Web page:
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NYU School of Medicine attracts a powerful MRI machine

ibly important to the future of our understanding of how the brain works," says Robert Grossman, M.D., Chairman of the Department of Radiology at NYU School of Medicine. "They will ultimately help us find answers to some of the most challenging questions that face the medical profession."

New MRI Applications with High-Field Magnets
Dr. Helpern is the Principal Investigator of a $2 million grant recently awarded to the medical center from the National Institutes of Health (NIH), which will help purchase the 7-Tesla magnet. Thirteen years ago, he led a team of scientists that designed and installed the world's first 3-Telsa MRI system specifically for brain research. "People always wonder why we need bigger magnets, and I always point out that using a bigger, more powerful magnet is like using an electron microscope as opposed to a conventional bench-top light microscope," says Dr. Helpern, who led the design team for the 7-Tesla shield and who will oversee the installation and operation of the new machine. "The detail with which we can see things with a stronger magnet is incomparable. It puts us in an entirely different realm of resolution."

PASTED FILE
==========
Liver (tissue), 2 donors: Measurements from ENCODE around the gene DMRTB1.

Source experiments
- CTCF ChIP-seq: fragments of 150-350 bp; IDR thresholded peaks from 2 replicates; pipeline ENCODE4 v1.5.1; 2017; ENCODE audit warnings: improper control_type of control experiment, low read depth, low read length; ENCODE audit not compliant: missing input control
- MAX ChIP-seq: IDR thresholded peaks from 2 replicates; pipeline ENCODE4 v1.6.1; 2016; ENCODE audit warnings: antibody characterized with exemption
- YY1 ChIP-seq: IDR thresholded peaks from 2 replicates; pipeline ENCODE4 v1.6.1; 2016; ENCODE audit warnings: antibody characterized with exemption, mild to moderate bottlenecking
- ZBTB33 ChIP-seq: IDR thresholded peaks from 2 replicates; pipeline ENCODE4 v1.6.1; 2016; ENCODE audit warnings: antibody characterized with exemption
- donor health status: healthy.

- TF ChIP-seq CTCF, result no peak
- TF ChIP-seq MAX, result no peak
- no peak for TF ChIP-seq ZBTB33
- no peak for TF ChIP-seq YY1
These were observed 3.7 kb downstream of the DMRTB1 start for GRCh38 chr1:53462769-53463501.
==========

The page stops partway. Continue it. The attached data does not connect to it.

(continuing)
MRI machines work by causing certain atomic nuclei to wobble or resonate and this movement is picked up by a detection system. The element with the most sensitive nucleus is hydrogen, which is abundant in living tissues. (Water is composed of hydrogen and oxygen.) Lower-field strength magnets, which are used routinely to provide images of the body, are mainly picking up variations in the concentration and physical characteristics of water in the body. These variations are stored in a computer and analyzed, producing a three-dimensional image. Higher field magnets like the 7 Tesla can be used for imaging and for measuring the amounts of various biochemicals, which is called magnetic resonance spectroscopy (MRS).

Higher field magnets permit the detection of many more elements,
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Contact: Pamela McDonnell
Pamela.McDonnell@med.nyu.edu
212-404-3555
New York University Medical Center and School of Medicine
7-Oct-2003


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